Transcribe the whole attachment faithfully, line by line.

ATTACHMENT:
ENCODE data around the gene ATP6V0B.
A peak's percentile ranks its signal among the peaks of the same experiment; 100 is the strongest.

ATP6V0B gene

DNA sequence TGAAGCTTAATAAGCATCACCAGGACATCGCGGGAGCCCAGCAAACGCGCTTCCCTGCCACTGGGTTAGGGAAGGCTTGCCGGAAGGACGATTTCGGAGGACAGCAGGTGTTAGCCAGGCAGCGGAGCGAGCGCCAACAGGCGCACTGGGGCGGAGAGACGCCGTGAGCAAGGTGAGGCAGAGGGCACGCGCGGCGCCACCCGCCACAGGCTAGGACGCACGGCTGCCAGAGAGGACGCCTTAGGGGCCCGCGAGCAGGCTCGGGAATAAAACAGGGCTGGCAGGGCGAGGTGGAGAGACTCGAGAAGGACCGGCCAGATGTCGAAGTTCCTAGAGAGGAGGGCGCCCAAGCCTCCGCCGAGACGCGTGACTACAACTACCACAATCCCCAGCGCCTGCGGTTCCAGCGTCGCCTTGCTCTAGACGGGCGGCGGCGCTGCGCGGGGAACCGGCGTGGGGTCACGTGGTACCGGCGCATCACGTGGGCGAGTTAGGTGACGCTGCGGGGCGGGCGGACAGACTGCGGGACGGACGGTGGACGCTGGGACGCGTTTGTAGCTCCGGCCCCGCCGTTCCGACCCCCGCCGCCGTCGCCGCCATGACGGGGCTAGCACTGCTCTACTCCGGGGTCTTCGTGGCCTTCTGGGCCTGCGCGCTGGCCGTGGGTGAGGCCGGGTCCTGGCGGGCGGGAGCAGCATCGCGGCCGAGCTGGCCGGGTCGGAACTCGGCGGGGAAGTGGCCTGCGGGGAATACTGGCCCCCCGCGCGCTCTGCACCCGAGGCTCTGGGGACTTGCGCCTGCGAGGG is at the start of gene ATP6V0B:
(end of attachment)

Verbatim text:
ENCODE data around the gene ATP6V0B.
A peak's percentile ranks its signal among the peaks of the same experiment; 100 is the strongest.

ATP6V0B gene

DNA sequence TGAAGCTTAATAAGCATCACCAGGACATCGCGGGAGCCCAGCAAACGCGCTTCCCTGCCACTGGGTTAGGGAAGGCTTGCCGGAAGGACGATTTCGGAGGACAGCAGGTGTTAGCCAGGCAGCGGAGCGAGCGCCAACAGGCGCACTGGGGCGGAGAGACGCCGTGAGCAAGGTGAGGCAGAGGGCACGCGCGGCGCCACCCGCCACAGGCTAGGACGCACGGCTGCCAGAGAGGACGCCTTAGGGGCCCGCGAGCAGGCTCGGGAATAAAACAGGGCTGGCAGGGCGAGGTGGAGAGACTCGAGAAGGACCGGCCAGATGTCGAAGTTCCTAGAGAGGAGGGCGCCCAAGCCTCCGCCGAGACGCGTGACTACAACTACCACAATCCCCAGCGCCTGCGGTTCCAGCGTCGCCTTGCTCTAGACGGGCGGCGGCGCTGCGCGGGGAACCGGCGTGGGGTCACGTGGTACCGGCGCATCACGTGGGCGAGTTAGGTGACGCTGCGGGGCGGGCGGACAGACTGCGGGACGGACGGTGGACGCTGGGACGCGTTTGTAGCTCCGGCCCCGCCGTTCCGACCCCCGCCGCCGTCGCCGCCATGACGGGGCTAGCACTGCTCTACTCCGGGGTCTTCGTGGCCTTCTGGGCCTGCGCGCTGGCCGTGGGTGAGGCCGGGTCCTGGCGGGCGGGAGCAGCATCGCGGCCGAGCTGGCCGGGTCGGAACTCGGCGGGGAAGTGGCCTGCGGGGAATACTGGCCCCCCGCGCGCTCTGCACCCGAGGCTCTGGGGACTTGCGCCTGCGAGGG is at the start of gene ATP6V0B: